The English adore Rome – what’s not to love? – but the rugby team have a particular affinity for the Italian capital.

England have never lost an RBS 6 Nations match in Rome. In fact, Italy have yet to beat the Red Rose in their 19 previous meetings.

At stake for the visitors is this year’s Championship – they’re level on six points with France and Ireland but the latter have a significantly superior points difference tally at the top of the table. All eyes will be on Paris at 1700 GMT.

England’s last three visits to the Italian capital have been close encounters – their winnings points margins have been four (2008), five (2010) and four (2012) – it’s not an easy place to play. We examine three key battles to look forward to at the Stadio Olimpico.


Head coach Stuart Lancaster has always pined after a second playmaker in the number 12 shirt and the Gloucester man looks to be maturing into that role after 12 Tests.

Let’s look at the evidence from the Wales game; the cute grubber to the corner for Luther Burrell’s try, kicking more than in any other game this season, more passes than Owen Farrell and yet still did his basics.

He is the only back in the RBS 6 Nations to have recorded 40+ carries and tackles, proving his worth to the team, even if those less flashy attributes are not always appreciated by everyone.

Argentina-born Garcia has racked up 32 caps but it’s been more than four years since he scored a try and all his key markers suffer in comparison with his white-shirted rival, although he has conceded less turnovers.


England’s locks are playing like flankers – full of adventure, athleticism and ambition to maintain an expansive outlook on proceedings.

The Wasps man is pushing Mike Brown for the accolade of being England’s best performer and the eye-catching – and crucial – tap tackle on Ireland’s Dave Kearney will live long in the memory.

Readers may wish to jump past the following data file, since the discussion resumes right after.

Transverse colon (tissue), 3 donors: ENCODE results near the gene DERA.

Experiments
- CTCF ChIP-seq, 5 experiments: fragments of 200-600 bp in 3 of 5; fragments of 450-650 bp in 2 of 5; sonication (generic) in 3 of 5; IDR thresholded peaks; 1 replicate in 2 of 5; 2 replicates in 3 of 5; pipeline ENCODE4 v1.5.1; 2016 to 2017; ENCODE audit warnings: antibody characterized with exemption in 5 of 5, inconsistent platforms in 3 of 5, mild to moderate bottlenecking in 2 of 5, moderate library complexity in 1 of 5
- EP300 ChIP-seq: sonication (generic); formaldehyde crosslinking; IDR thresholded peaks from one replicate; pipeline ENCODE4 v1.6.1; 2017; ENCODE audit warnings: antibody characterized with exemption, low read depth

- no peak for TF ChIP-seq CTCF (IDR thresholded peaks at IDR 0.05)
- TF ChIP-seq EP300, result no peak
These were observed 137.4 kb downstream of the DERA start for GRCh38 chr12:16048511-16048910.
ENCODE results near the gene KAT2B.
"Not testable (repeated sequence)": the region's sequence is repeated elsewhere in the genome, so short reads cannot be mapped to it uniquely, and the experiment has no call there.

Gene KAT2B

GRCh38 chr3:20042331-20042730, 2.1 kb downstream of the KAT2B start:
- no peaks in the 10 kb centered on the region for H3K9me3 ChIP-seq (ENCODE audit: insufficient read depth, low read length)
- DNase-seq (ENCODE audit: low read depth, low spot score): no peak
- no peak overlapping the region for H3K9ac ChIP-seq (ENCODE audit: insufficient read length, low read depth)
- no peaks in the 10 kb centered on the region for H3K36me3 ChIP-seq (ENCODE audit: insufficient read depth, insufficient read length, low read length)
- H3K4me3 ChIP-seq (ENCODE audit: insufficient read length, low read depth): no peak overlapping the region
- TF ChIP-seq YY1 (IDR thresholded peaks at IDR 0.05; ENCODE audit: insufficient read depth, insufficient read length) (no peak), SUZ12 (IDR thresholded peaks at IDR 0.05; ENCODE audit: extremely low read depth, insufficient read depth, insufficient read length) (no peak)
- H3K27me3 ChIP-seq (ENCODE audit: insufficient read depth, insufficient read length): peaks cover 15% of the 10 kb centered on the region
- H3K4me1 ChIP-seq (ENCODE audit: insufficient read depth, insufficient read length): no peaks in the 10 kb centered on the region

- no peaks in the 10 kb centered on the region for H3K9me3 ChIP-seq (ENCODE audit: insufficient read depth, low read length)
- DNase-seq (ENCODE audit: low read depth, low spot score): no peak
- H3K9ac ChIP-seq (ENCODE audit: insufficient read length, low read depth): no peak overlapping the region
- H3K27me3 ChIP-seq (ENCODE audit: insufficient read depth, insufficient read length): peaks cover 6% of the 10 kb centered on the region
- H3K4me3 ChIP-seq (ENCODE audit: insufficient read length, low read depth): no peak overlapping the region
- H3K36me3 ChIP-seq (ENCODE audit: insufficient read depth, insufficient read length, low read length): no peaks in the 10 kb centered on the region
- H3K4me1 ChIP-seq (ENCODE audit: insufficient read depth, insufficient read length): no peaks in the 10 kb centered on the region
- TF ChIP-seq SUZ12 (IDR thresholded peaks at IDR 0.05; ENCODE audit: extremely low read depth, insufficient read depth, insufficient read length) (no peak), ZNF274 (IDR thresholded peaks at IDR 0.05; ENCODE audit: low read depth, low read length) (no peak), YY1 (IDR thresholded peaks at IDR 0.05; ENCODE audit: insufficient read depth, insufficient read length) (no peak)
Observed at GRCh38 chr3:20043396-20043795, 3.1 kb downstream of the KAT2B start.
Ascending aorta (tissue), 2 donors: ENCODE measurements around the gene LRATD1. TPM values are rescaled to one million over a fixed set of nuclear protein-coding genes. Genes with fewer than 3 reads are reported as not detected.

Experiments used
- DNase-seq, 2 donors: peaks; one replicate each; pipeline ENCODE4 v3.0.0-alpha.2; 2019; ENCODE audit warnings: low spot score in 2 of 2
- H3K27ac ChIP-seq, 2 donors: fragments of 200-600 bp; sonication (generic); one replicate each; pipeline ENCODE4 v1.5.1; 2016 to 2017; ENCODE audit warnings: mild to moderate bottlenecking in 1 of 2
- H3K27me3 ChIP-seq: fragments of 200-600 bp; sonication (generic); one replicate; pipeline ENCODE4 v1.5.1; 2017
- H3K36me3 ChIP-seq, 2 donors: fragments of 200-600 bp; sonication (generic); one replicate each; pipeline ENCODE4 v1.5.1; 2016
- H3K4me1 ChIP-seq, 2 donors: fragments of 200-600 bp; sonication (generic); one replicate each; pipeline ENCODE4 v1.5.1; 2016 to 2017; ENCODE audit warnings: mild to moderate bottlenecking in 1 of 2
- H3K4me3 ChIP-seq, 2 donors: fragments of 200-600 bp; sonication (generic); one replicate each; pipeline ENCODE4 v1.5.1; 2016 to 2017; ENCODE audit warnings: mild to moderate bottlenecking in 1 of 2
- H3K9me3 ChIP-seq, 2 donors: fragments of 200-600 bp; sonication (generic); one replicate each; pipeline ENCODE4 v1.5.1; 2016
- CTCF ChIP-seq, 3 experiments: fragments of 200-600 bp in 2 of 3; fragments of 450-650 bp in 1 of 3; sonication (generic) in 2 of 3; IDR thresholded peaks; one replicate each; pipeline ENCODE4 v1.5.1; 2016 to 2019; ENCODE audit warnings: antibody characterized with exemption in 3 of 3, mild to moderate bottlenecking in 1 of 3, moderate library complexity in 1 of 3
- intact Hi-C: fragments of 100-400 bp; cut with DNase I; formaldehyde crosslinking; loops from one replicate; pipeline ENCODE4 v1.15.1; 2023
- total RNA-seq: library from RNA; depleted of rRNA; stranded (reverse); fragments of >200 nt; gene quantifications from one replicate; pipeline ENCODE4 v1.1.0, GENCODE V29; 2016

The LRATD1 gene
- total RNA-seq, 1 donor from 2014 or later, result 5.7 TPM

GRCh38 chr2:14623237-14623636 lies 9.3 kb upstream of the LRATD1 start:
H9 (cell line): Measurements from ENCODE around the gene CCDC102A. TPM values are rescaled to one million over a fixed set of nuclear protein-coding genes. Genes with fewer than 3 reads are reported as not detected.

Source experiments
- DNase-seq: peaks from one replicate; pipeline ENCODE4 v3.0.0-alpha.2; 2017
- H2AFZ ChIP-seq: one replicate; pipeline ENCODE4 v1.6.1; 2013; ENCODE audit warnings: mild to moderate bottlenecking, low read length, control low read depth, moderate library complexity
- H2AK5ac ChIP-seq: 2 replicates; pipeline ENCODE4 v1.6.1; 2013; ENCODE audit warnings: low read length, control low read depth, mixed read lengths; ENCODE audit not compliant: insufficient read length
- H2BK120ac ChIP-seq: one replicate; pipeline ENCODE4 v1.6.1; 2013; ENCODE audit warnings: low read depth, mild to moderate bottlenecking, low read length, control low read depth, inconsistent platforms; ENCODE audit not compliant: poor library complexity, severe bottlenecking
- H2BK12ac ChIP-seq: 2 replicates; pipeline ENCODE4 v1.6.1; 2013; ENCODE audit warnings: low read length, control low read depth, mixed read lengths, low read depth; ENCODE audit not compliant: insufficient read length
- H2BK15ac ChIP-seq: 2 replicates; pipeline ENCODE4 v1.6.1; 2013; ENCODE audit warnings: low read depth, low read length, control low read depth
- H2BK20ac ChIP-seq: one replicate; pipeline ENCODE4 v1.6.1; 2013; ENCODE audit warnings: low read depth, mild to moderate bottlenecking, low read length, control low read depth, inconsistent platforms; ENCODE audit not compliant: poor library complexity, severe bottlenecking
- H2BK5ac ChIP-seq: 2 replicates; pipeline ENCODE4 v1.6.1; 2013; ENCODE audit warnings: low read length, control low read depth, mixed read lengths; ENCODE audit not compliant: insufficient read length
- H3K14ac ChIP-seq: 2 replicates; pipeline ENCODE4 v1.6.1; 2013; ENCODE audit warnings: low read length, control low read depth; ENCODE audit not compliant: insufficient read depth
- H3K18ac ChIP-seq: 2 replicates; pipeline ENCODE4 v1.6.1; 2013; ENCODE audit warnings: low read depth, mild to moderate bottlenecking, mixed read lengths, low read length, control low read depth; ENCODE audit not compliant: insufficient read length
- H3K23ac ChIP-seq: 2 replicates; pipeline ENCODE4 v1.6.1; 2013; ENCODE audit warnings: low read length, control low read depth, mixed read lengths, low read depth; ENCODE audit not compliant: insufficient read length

While putting his shift in at scrum time and in the line-out, around the park he has put in a remarkable 39 tackles and run himself into the ground.

But those tackle stats pale alongside the South African-born Geldenhuys who tops the charts with 60 tackles, completing an astonishing 95.2%, and has also proved more dynamic in attack than his young rival.


A keen archer, Wood relishes the unsung stuff and rarely takes his eye off the target as his tackle count proved at Twickenham last week when he sacked the most Welshmen with 16, missing just one tackle.

He is England’s second top tackler, behind fellow flanker Chris Robshaw, with a tally of 45. He also boasts one of the higher success rates of 90%.

And in combination with the leadership of Courtney Lawes and throwing of Dylan Hartley, both fellow Saints, the blindside flanker is proving a profitable outlet at line-out time too.

But so is Furno, the lank-haired human dynamo who scored his debut try against Scotland from lock and has been one of Italy’s best players this spring. This is a battle to relish.

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